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Friday, November 10, 2006

Omnidrive: Online Storage Aggregator

Omnidrive is yet another online storage company offering 1GB of space, but it has the advantage of a superior UI. You can access it via a web interface or through a Windows or Mac client. Calling itself an online storage aggregator, Omnidrive lets you to store, share, and publish video, music, and other types of content in one place (which isn't really that different from any other storage service). Files can be shared publicly via a public URL or privately with select users. There's also a built-in music player.

The UI is interactive and works well, which is a plus. You can view files in a thumbnail view so it's similar to working with files on your computer, and there are other drag-and-drop features to upload and share files that might be enough to entice users to sign up. To sign up, you'll need to enter invitation code: web2con.

If you want more storage space, AOL's Xdrive offers 5GB.



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Comment Archive

Reader Comments:

Did you try IBackup, recently rated by none other then PC World as the ‘best all-around service’?. IBackup for Windows performs quick backups and restores of your favorite files and folders. As the application does incremental and compressed backups of critical data, the usage of your network bandwidth is considerably reduced. It is also possible to restore data, which is 10 days old through their ‘Snapshots’ technology. You can also do backups by choosing the ‘Mirror’ option so that the 'absolute path' of the source file is maintained as such.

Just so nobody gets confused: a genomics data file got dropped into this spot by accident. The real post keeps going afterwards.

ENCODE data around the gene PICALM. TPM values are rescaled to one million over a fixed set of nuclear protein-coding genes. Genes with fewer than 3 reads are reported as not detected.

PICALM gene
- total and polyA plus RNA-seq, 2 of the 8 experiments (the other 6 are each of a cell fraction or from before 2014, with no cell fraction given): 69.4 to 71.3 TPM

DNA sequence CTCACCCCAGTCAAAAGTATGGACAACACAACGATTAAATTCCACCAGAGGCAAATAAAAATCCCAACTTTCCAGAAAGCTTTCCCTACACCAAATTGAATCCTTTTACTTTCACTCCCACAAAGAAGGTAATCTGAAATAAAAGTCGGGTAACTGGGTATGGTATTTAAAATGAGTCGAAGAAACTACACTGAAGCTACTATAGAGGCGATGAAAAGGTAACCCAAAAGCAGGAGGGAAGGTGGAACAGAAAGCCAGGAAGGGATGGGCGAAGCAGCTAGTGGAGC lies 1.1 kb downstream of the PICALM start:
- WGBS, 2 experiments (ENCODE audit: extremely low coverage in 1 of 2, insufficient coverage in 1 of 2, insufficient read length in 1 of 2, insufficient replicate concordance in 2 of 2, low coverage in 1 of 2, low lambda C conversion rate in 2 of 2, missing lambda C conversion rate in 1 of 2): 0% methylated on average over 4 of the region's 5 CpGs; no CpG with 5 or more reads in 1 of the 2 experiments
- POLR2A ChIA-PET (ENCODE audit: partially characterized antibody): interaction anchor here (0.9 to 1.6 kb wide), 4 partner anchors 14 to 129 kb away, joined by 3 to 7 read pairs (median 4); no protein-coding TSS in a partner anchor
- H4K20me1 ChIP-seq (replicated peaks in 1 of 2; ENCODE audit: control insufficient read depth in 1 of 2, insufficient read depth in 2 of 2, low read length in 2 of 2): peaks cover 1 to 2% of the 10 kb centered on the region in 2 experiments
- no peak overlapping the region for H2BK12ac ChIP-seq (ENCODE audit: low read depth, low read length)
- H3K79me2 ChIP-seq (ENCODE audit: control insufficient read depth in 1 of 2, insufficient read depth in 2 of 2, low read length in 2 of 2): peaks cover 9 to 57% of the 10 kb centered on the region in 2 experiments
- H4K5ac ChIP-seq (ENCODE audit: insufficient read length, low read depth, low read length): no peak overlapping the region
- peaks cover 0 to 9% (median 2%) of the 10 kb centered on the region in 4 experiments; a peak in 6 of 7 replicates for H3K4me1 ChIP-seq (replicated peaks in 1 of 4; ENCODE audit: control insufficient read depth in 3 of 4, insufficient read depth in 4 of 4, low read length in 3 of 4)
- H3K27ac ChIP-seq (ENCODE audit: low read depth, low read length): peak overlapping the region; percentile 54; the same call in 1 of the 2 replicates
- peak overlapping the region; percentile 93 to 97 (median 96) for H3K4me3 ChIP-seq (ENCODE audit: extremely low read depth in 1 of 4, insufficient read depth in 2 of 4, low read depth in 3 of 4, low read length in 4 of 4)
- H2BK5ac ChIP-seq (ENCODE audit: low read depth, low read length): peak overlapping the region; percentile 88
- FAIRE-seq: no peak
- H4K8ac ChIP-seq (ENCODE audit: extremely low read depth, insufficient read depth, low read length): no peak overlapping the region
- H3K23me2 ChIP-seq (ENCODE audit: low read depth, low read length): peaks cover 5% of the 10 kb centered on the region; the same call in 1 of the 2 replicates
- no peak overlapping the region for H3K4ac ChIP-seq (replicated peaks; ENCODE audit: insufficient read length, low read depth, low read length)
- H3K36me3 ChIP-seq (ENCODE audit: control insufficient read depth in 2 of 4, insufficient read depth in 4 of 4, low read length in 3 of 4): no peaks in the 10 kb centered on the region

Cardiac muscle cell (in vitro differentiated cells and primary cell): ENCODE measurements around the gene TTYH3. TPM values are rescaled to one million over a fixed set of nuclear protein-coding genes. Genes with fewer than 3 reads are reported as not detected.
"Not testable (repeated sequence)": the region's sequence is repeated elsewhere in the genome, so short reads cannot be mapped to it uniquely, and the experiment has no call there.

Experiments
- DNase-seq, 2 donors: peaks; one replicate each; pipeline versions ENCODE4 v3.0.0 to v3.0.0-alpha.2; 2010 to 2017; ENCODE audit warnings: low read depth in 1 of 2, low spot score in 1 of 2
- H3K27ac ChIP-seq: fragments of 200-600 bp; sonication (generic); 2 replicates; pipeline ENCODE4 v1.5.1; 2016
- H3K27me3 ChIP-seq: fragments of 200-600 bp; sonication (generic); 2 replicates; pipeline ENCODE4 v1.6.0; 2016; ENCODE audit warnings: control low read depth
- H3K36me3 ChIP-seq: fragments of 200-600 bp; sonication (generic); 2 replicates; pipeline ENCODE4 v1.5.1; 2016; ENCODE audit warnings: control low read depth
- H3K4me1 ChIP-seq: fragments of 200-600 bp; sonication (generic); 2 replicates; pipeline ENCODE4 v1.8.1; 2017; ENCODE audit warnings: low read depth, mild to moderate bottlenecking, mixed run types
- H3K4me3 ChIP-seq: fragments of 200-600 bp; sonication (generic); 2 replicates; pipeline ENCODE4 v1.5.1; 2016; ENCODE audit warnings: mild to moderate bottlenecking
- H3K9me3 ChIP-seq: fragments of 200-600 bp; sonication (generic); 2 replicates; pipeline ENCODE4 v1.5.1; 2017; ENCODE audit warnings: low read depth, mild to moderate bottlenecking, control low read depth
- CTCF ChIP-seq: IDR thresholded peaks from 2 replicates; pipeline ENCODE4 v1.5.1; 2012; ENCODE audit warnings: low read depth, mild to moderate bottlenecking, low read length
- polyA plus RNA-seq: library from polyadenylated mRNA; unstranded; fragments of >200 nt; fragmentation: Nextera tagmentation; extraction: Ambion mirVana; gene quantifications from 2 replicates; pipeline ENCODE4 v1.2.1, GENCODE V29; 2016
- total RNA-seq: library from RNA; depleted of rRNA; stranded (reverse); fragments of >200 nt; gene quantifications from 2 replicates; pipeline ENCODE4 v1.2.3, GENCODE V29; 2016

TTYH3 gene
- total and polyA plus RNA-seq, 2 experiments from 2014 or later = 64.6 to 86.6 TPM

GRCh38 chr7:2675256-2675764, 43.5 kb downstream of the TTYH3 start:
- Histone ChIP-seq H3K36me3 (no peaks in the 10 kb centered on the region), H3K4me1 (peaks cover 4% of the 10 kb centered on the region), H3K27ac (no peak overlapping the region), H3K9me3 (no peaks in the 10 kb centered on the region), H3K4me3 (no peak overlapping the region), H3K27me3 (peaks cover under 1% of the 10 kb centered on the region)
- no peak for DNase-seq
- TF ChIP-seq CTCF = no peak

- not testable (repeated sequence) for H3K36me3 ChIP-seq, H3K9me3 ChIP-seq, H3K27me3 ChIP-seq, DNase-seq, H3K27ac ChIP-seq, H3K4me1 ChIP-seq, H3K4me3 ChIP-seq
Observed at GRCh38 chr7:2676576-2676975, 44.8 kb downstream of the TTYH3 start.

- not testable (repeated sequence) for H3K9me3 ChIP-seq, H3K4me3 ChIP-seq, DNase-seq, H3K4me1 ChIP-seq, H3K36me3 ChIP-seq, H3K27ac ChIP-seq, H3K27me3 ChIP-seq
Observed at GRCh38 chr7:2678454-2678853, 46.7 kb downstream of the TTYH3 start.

With their browser-based Web-Manager (www.ibackup.com/webmanager.htm) you can create folders, webload files, rename, delete, and share files or folders by creating sharable links and emailing them to friends and partners. The `Private Share’ feature in Web-Manager allows an IBackup user to instantly share data with another IBackup user. Web-Manager also has the capability to display your favorite media files stored in your IBackup account in its Media Gallery.

You can also use the IDrive (/www.ibackup.com/IBDrive_new.htm) application, which when downloaded and installed will map an IBackup account as a network drive on your computer. Users can map, drag and drop files to their IBackup account from the Windows explorer. It also allows users to open and save files stored in their IBackup online backup/storage accounts directly from their associated applications like Microsoft Office.

You can also try IBackup Professional, which provides a secure, efficient, reliable, cost-effective and easy-to-use Internet-based backup solution. The files and folders you backup are encrypted with a user-defined key so that the data stored on IBackup Professional servers cannot be decrypted by anybody other than you. The backed up files are stored by default in the encrypted form using AES 256-bit encryption. You can also restore up to 30 prior versions, including the most recent version of the data files.

Thanks for the detailed review, David. iBackup does sound like a comparable service with its folder-based UI, but they might want to consider letting users try it out for free, say, by offering 1GB of storage. Otherwise, it's hard to compare its service with its many competitors'.

Another similar site is Memopal (www.memopal.com), that offers 5GB free. It is still in beta version but it is fast and simple, full system recovery, automatic back up, search on line files and, and own ftp. Well done and friendly. Sometimes you can still find some bugs.

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